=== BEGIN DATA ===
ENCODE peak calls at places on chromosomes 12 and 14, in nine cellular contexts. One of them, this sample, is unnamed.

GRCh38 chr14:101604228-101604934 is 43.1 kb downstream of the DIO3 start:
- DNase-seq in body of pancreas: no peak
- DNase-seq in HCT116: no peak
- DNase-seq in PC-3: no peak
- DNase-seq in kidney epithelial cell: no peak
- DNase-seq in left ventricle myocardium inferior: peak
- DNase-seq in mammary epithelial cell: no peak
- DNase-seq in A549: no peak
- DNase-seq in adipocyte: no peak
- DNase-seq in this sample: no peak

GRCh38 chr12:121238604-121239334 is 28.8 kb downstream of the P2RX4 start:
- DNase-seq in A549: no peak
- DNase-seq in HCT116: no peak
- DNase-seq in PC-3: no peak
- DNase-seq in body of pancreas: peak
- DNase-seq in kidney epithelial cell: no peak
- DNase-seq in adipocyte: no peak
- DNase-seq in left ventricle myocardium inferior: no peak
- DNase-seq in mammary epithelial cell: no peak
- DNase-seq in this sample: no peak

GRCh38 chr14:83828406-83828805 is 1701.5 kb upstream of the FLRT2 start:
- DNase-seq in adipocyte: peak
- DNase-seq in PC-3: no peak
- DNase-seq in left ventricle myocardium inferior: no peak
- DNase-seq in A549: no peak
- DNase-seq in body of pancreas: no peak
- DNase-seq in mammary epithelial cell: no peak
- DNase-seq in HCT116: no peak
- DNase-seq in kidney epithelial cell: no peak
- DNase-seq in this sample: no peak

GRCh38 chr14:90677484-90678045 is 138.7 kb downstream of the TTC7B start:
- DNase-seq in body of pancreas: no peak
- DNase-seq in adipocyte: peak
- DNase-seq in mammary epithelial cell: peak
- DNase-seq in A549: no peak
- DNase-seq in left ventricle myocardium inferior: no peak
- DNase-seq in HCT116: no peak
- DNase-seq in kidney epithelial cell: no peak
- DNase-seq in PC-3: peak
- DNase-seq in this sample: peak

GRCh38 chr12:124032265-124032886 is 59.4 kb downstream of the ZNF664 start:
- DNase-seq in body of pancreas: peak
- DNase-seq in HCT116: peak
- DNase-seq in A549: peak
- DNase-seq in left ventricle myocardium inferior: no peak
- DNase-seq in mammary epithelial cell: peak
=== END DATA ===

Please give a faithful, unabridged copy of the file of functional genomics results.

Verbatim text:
ENCODE peak calls at places on chromosomes 12 and 14, in nine cellular contexts. One of them, this sample, is unnamed.

GRCh38 chr14:101604228-101604934 is 43.1 kb downstream of the DIO3 start:
- DNase-seq in body of pancreas: no peak
- DNase-seq in HCT116: no peak
- DNase-seq in PC-3: no peak
- DNase-seq in kidney epithelial cell: no peak
- DNase-seq in left ventricle myocardium inferior: peak
- DNase-seq in mammary epithelial cell: no peak
- DNase-seq in A549: no peak
- DNase-seq in adipocyte: no peak
- DNase-seq in this sample: no peak

GRCh38 chr12:121238604-121239334 is 28.8 kb downstream of the P2RX4 start:
- DNase-seq in A549: no peak
- DNase-seq in HCT116: no peak
- DNase-seq in PC-3: no peak
- DNase-seq in body of pancreas: peak
- DNase-seq in kidney epithelial cell: no peak
- DNase-seq in adipocyte: no peak
- DNase-seq in left ventricle myocardium inferior: no peak
- DNase-seq in mammary epithelial cell: no peak
- DNase-seq in this sample: no peak

GRCh38 chr14:83828406-83828805 is 1701.5 kb upstream of the FLRT2 start:
- DNase-seq in adipocyte: peak
- DNase-seq in PC-3: no peak
- DNase-seq in left ventricle myocardium inferior: no peak
- DNase-seq in A549: no peak
- DNase-seq in body of pancreas: no peak
- DNase-seq in mammary epithelial cell: no peak
- DNase-seq in HCT116: no peak
- DNase-seq in kidney epithelial cell: no peak
- DNase-seq in this sample: no peak

GRCh38 chr14:90677484-90678045 is 138.7 kb downstream of the TTC7B start:
- DNase-seq in body of pancreas: no peak
- DNase-seq in adipocyte: peak
- DNase-seq in mammary epithelial cell: peak
- DNase-seq in A549: no peak
- DNase-seq in left ventricle myocardium inferior: no peak
- DNase-seq in HCT116: no peak
- DNase-seq in kidney epithelial cell: no peak
- DNase-seq in PC-3: peak
- DNase-seq in this sample: peak

GRCh38 chr12:124032265-124032886 is 59.4 kb downstream of the ZNF664 start:
- DNase-seq in body of pancreas: peak
- DNase-seq in HCT116: peak
- DNase-seq in A549: peak
- DNase-seq in left ventricle myocardium inferior: no peak
- DNase-seq in mammary epithelial cell: peak